New Braunfels Herald Zeitung, August 15, 1985

New Braunfels Herald Zeitung

August 15, 1985

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Issue date: Thursday, August 15, 1985

Pages available: 36

Previous edition: Wednesday, August 14, 1985

Next edition: Friday, August 16, 1985

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Publication name: New Braunfels Herald Zeitung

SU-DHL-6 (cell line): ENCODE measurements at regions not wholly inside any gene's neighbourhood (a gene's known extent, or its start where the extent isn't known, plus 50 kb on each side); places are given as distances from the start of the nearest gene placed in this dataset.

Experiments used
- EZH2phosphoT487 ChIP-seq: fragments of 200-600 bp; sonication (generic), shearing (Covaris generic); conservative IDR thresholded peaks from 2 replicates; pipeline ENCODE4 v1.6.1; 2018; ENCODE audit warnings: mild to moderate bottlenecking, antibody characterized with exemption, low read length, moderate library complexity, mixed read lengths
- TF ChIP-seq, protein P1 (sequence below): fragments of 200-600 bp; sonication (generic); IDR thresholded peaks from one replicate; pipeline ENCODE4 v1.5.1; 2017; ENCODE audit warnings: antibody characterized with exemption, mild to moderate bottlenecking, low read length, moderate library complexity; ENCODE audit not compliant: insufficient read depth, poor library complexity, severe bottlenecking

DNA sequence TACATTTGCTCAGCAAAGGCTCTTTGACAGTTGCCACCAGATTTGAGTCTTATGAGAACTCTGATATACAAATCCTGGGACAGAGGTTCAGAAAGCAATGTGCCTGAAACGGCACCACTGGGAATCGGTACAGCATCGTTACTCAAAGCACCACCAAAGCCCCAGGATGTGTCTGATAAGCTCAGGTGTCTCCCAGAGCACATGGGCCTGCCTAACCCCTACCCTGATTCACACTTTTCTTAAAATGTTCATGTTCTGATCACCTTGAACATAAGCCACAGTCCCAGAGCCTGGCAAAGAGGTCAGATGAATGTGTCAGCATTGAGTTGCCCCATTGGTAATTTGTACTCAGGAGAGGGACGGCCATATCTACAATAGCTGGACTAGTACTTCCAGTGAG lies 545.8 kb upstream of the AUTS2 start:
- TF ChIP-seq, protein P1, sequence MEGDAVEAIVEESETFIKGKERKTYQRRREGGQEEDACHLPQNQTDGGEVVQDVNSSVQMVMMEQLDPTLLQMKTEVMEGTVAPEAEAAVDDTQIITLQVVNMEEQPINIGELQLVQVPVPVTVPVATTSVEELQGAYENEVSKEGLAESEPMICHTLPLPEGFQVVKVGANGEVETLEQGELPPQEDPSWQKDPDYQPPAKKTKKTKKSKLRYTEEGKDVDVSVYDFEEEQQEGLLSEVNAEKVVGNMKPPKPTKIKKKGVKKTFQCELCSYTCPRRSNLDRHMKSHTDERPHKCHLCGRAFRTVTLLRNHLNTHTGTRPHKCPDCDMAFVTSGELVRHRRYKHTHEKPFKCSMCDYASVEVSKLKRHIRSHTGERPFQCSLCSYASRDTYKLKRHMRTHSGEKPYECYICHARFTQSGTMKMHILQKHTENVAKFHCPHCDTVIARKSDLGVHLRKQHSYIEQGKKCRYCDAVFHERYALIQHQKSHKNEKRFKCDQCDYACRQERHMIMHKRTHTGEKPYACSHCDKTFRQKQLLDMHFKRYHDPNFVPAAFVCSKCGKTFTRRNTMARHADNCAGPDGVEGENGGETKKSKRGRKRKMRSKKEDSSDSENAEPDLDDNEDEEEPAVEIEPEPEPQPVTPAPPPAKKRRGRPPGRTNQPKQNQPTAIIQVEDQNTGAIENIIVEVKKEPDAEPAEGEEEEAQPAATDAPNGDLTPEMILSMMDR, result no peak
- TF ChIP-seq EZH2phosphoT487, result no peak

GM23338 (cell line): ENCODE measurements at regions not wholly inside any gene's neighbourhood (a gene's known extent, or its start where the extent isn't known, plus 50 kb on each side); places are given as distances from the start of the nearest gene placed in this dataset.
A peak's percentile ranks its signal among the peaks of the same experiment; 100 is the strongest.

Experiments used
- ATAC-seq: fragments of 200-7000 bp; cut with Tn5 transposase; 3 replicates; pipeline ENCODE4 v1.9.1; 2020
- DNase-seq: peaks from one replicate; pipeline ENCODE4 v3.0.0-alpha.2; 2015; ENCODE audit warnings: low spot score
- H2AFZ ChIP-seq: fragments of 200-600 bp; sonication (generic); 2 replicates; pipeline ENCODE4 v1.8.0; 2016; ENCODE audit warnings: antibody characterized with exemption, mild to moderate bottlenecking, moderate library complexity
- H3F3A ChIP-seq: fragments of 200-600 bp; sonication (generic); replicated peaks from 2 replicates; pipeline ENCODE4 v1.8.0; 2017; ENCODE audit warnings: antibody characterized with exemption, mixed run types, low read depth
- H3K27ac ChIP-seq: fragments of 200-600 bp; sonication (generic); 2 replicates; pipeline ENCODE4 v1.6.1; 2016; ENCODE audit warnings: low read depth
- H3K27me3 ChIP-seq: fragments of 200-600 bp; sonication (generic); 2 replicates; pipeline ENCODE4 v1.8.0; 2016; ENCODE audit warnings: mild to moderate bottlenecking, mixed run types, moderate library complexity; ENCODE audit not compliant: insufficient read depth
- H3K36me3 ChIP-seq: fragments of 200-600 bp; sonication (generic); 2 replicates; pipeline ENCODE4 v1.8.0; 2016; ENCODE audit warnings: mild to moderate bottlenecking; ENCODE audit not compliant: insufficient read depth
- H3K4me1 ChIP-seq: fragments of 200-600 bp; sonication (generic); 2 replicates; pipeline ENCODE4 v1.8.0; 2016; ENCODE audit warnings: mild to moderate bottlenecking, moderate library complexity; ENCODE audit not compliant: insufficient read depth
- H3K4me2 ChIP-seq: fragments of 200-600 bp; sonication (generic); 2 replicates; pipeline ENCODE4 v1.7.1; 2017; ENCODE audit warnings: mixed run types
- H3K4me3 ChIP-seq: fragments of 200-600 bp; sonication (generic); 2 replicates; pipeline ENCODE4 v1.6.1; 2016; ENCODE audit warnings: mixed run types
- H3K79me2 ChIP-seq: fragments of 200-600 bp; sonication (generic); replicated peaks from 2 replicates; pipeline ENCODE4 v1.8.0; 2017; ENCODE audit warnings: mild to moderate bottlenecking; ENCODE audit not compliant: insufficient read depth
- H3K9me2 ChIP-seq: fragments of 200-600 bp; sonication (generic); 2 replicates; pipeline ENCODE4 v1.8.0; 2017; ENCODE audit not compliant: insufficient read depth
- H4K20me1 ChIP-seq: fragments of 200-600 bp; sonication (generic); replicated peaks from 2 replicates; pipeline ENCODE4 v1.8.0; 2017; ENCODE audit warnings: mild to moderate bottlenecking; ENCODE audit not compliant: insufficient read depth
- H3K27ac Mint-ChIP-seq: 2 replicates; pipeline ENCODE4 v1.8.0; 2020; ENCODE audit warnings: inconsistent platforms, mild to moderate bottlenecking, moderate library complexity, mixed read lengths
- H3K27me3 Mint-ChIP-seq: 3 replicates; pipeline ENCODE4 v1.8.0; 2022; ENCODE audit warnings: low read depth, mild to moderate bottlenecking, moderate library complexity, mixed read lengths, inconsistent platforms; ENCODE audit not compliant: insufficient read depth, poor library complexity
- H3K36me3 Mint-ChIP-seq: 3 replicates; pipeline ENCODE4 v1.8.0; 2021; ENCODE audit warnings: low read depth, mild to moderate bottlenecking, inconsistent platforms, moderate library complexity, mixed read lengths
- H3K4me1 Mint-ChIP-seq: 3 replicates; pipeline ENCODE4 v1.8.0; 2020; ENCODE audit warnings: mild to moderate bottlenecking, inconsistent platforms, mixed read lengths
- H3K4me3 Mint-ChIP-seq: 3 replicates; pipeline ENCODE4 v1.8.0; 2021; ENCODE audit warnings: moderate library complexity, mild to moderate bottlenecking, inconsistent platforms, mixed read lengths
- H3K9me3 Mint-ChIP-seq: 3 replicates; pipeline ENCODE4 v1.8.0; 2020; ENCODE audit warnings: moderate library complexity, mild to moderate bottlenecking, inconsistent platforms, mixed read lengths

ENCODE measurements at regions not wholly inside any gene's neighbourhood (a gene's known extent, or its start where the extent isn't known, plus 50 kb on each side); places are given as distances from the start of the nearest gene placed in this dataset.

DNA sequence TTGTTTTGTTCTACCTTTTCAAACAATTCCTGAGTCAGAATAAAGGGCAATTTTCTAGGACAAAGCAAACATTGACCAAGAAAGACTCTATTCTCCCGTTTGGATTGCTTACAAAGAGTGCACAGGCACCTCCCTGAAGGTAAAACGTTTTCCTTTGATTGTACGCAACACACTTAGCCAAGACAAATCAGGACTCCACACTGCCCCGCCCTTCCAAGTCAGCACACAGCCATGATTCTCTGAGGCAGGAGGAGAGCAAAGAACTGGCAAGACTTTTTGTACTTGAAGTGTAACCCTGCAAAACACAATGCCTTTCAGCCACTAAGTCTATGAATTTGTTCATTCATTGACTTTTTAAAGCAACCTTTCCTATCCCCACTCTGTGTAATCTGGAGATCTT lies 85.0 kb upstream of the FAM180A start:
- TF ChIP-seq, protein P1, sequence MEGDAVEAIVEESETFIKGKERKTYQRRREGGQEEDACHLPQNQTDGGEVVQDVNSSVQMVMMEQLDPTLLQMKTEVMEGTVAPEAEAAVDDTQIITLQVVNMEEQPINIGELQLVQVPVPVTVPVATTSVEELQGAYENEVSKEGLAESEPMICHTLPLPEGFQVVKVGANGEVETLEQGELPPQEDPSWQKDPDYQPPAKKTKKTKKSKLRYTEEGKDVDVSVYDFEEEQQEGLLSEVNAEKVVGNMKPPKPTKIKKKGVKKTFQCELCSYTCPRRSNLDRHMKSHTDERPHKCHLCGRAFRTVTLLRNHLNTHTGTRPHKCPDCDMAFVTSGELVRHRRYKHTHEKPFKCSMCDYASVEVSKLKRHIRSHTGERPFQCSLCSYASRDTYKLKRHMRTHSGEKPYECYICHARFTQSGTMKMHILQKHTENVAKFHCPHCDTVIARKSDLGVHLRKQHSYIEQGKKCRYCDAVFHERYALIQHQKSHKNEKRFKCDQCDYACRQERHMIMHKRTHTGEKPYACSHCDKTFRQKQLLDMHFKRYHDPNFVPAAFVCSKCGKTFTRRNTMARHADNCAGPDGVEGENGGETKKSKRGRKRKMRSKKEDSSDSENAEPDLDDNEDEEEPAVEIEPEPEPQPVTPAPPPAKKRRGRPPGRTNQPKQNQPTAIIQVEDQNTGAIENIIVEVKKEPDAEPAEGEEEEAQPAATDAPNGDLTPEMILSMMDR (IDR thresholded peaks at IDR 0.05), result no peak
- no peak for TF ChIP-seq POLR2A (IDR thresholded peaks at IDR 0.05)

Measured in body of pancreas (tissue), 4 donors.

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New Braunfels Herald Zeitung (Newspaper) - August 15, 1985, New Braunfels, Texas D City NB Chamber looks at combining exchanges See Page 2A Water Watch Comal River......... 234    cfs    (down 16) Canyon inflow.......151 cfs (down 11) Canyon outflow ........ 247    cfs (same) Edwards Aquifer  624.12 (down .06) Canyon Lake level .... 908.75 (down .03) Owners upset over Local store closings See below 1985 86 MOURNING IM HT. III TOTING ZONES Dove hunting season opens, see Page 8A New Braunfels Herald-Zeituns Mew Braunfels. Texas    Vol.    94—No. 161 Thursday August 15,1985 25 Cents 18 Pages —2 Sections CISD eyes tax hike By DEBBIE DeLOACH Staff writer Comal ISD trustees got their first peek Wednesday at a proposed $15 million budget for the 1985-86 school year. That peek included a tax hike from the current 83.7-cent rate to $1,046 per $100 valuation. About 23 cents of that $1,046 would go toward paying off the 1985-86 debt service requirement of over $2 million on the district’s old and new bond issues. The difference between the two tax rates could also give the district an additional $4,311,120 over last year's tax collections. “So why raise taxes? ” asked Business Manager Abel Campos at a special meeting Wednesday night. “Of that $4 million, we expect a certified loss from the state of $888,441 To balance the 1984-85 budget, $1,865,407 was taken out of surplus, and we’ll need $2,540,900 for debt service. “So we’re starting out $983,628 in the hole, even if the budget stayed as it was,” he added. “And we can’t go back to the well because the well’s gone dry.’’ The total dollar difference between this year’s and last year’s budget is $516,000, or 34 percent. “That includes $570,000 for career ladder, increased salaries and all of the House Bill 72 mandates,” Campos said. The largest budgetary increase was in instruction, he added, “because that’s where it should be We are basically just trying to live within our means.” “If we backed out career ladder See TAX HIKE, Page 10A Man indicted in kidnapping By DEBBIE DeLOACH Staff writer A Comal County Grand Jury has indicted a San Antonio man on charges he kidnapped another man at gunpoint from the Alamo Haulers Truck Yard June 21. Bruce Alvin Welborn of Route 20, Box 208D, San Antonio, w as among 14 individuals indicted Wednesday. The victim, Lonnie Earl Mosley, also of San Antonio, told Comal County Sheriff’s Investigator Kermit Kroesche that he was in the process of buying a gravel trailer from Welborn when the incident occurred. Mosley said Welborn approached him at the truck yard at the intersection of EM 482 and 2252, and said he wanted the trailer returned immediately. Mosley said he would return it as soon as Welborn returned the $4,000 already paid on the trailer. Welborn then reached into his boot, pulled out a black pistol, ordered Mosley into the driver’s cab. and told him to drive to Welborn’s business yard on Interstate 35, Mosley said, adding that Welborn rode on the outside of the cab on the driver’s side, and held the pistol on him the entire trip Once they arrived at the yard, Mosley was ordered to park the trailer and told to get out to assist Welborn in disconnecting the trailer from the tractor cab. Welborn also allegedly threatened Mosley’s life if he came back for the trailer. See GRAND JC RY. Page 10AJudge defers ruling on testing of potential teachers TYLER (AP! US District Judge William Wayne Justice has put off ruling on a request for an injunction to block the state's use of a new college test to screen potential teachers Seven days of arguments in the case ended Wednesday with the attorney for several minority groups From staff and wire reports New Braunfels’ Montgomery Ward Sales Agency is among the department store chain s catalog stores that will be closed The local manager said the closing was a year to 18 months away, but would not comment on whether he was one of the store ow ners suing the company. Montgomery Ward & Co. officials refuse to comment on a Texas lawsuit alleging that operators of several of Ward’s catalog sales outlets were misled before the company announced it would close the stores. The small-town stores have been “a mainstay of the rural American way of life for 113 years” but now appear doomed, the $8.5 million lawsuit says. The plaintiffs allege that Montgomery Ward officials — through statements, sales meetings and other actions — led catalog agents to believe their independent stores would stay open even though Mon- contending that the state-mandated test would cut the supply of Texas teachers, especially blacks and Hispanics. In final arguments at the end of seven days of testimony. San Antonio lawyer    Albert    Kauffman, representing the Mexican-American tgomery Ward announced the closing of company-owned stores. “All of these actions were intended by Wards to and did lull the agents and rural America into a false sense of security” that the company was “dedicated to the future of the catalog sales agencies,” the lawsuit says. However, the suit charges, Montgomery Ward “effectively closed the agencies and ended its relationship with rural America by its announcement on Aug. I, 1985, that it would close the catalog stores forever.” Chuck Holland, spokesman at Montgomery Ward’s corporate headquarters in Chicago, Wednesday declined to comment. "I really have not seen the contents of the lawsuit. At this point, we have no comment,” Holland said in a telephone interview. Holland said Montgomery Ward plans to close some 200 company-owned stores and some 1,300 independently owned catalog agencies U‘gal Defense and Educational Fund, told the judge that in the end, students would suffer “irreparable harm because of the lack of minority teachers.” MALDEF is representing 14 students and several minority groups, including the NAACP. The within the next 14 months. Frank Powell, the lawyer who filed the suit Tuesday, said tile plaintiffs operate IO catalog stores rn such areas as l^impasas, Fredericksburg, Carrizo Springs and Mexia. The store owners kept a small amount of merchandise on hand, but basically handled catalog sales for customers, he said. Powell said that when Montgomery Ward earlier announced plans to close company-owned stores, some of the agents considered getting out of the business. Some had offers from people wanting to buy their stores, he said. But the suit charges that Montgomery Ward assured the catalog agents business would continue. The company approved new catalog sales agencies, sent representatives to sales meetings and issued statements saying it would remain in business, the suit says. The May 1985 issue of the company’s magazine, Forward, included a question-and-answer feature about group claims the test discriminates against minorities. College students are required to pass the reading, writing and mathematics portions of the test before they can be admitted to teacher education programs. The tests w ould be given after six hours of catalog sales. “Q. Is the closing of these (company owned) stores signalling the end of catalog operations for Montgomery Ward9 “A. By no means. Montgomery Ward founded the catalog direct mail business, and we intend to stay in it...” the magazine said. But on Aug. 2, the lawsuit says, Montgomery Ward president Bernard F. Brennan sent catalog sales agents a Mailgram that said: “It is our difficult and painful duty to inform you that after 113 years in the catalog business, Montgomery Ward is discontinuing all catalog operations. Your sales agency will be closed.” The message said the decision was due to business factors. “We never like to affect people’s lives — and livelihoods — this way,” it said. “But we have no other alternative if Montgomery Ward is going to continue to be a viable enterprise. Our strategy is to focus our energy and effort on the customer.” education coursework. But Kevin O’Hanlon, attorney representing the state, argued that the state had no intention to discnnunate when it implemented the PPST requirement. “We do not deny there is impact (on minorities) in the case, but impact is not sufficient as grounds for intent,” O’Hanlon said. “Standardized tests are designed to factor out discrimination of race, color or national origin,” he said “The state is concerned that teachers are not doing their job and now we are attempting to correct that (w ith the PPST).” Kauffman used some earlier testimony to back up his arguemnt of discrimination. He said Dr. VictoriaInsideToday's weather Partly cloudy skies and hot temperatures continue with a high in the upper 90s and a low in the mid 70s. TTiere is a 20 percent chance of thundershowers Friday. Wednesday’s high was 96 with today's low at 72. Sunset will be at 8:12 with sunrise at 6:59.Don't forget! Friday is the last day to register elementary students in the New Braunfels School District. The elementary schools include Carl Schurz, Seele and Lone Star Elementaries. Bergin of the Texas Education Agency, who testified Tuesday, used “fighting words toward the minority community." He said her use of “innate ability” as a reason why some students were not doing as w ell as others on the test supported his theory that TEA intended to discriminate. Texas Education Commissioner W.N. Kirby testified in the case Tuesday, arguing that if the judge issues an injunction against the state’s test of education students, the people of Texas may lose confidence in the education system. Kirby said the injunction would mean that students would be taking courses in which they have no basic skills. CANYON LAKE 3B CLASSIFIED 5-8B COMICS 4B CROSSWORD 10A DEAR ABBY IB DEATHS 2A HOROSCOPE 9A KALEIDOSCOPE 1B OPINIONS 4A OUTDOORS BA SCRAPBOOK 2B SPORTS 6-7A STOCKS 2A WEATHER 2A Store owners upset over handling of closings Incorporation battle blazes Jane Abbott, incorporation opponent, addresses crowd of 300 people Incorporation draws large crowd By DANA OVERSTREET Staff writer Proponents of incorporating parts of Sattler, River Road, and FM 3U6 again tried to convince others in the area of the benefits of such a move. But Wednesday night, the cafeteria at Mountain Valley School in Sattler was full of. for the most part, upponents to the ui-corporation try. Almost 300 persons gathered at the school to hear David Thompson and Joe Davis, members of the incorporation committee, answer questions about the proposal. It wasn't a quiet three hours Citing impending encroachment by San Antonio and New Braunfels, Thompson said the Sattler area should incorporate to protect its own interests “It’s either us or them," he said. Incorporation turned out not to be the main source of concern for Hie area’s residents; the boundaries of the proposed city, however, do concern them. i'm not against incorporating Sattler, but you’re not incorporating Sattler,” said Frank Snuth. “You're trying to get enough money to support your whatever. I don’t believe in what y ou're doing. If you're going to call it 'Saltier.’ bring it in to Sattler or call it Guadalupe River.’ ” The proposed incorporated area includes Sattler Village, Little Ponderosa, and River Point in the Sattler area, along with businesses along the river, and a strip along FM 306 Saying the “city” would be long and thin, incorporation leader David Thompson said, "We have taken in all the residential area and prune real estate that we could take in ” The incorporation maps take in two square miles of property, including strips 50 feet wide on both sides of the Guadalupe River. In some areas, the strip incorporation takes in property 300 feet wide. See INCORPORATION, Page 10A ;